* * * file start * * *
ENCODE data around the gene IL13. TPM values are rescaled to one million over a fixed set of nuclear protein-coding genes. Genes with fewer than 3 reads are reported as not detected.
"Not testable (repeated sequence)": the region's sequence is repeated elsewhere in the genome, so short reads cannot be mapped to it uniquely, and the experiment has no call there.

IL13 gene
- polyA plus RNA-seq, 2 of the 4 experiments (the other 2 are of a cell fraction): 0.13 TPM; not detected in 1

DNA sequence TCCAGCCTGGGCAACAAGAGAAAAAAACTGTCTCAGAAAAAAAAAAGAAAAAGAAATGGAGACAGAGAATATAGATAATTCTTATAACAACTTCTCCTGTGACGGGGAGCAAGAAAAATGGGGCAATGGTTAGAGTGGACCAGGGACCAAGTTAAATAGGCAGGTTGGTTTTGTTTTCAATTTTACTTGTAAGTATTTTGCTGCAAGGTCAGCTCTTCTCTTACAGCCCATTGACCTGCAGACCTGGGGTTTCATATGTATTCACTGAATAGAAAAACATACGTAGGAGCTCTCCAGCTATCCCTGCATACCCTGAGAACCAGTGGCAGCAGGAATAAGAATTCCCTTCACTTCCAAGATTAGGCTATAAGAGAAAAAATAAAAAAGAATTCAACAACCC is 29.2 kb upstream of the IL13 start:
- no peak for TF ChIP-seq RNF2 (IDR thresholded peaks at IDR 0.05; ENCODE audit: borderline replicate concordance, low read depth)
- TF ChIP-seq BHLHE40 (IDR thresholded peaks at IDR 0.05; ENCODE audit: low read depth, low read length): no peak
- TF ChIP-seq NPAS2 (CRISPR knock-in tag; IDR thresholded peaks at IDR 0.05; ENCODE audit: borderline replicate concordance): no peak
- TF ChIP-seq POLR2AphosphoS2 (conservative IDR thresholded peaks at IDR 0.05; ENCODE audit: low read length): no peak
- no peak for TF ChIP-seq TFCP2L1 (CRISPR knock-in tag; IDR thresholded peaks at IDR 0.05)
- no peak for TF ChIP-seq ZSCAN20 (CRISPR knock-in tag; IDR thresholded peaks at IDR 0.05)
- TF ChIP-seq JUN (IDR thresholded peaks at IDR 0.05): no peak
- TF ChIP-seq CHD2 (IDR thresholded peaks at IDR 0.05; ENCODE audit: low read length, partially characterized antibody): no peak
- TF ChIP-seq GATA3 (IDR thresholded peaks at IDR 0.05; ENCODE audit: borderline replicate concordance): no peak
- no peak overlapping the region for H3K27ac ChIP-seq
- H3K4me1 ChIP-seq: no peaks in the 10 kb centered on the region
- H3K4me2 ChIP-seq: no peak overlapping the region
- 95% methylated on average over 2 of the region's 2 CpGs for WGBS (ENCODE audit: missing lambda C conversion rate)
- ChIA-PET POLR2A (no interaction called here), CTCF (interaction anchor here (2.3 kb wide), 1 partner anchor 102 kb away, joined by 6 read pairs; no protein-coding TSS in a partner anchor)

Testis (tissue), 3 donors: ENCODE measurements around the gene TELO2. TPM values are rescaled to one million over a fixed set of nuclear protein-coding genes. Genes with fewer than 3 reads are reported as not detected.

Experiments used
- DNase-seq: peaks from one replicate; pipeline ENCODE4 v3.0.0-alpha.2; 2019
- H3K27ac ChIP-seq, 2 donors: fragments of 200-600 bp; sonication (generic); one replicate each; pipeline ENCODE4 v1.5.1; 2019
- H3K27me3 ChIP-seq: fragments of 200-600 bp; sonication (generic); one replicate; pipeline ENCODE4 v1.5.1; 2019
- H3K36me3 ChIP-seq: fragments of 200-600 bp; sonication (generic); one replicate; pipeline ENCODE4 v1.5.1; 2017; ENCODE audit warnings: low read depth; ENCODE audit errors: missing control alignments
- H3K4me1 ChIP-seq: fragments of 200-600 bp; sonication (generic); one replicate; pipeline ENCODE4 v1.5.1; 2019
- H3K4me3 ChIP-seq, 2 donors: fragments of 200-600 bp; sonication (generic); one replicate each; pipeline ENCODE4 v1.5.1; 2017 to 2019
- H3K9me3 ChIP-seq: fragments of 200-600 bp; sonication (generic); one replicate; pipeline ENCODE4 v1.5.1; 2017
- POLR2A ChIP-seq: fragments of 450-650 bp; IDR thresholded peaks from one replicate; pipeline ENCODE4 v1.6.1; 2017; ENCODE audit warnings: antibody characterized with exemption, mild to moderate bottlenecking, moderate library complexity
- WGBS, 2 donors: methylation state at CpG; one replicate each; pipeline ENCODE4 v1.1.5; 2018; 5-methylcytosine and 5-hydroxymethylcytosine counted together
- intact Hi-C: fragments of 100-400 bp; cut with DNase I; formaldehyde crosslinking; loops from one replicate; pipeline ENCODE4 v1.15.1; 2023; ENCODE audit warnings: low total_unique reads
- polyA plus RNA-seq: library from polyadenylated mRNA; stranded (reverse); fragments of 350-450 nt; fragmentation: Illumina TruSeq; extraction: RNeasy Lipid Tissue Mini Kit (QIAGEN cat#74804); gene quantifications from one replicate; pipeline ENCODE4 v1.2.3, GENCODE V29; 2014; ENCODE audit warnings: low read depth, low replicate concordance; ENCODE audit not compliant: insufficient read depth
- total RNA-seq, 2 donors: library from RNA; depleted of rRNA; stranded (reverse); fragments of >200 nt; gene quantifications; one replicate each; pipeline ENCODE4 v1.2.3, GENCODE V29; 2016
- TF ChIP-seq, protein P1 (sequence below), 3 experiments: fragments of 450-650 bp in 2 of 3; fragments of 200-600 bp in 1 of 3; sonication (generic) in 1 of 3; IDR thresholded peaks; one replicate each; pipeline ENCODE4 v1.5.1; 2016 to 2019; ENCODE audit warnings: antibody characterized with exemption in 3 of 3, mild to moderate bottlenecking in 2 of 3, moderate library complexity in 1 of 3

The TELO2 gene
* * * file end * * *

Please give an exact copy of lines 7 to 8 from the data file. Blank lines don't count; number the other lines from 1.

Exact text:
- TF ChIP-seq BHLHE40 (IDR thresholded peaks at IDR 0.05; ENCODE audit: low read depth, low read length): no peak
- TF ChIP-seq NPAS2 (CRISPR knock-in tag; IDR thresholded peaks at IDR 0.05; ENCODE audit: borderline replicate concordance): no peak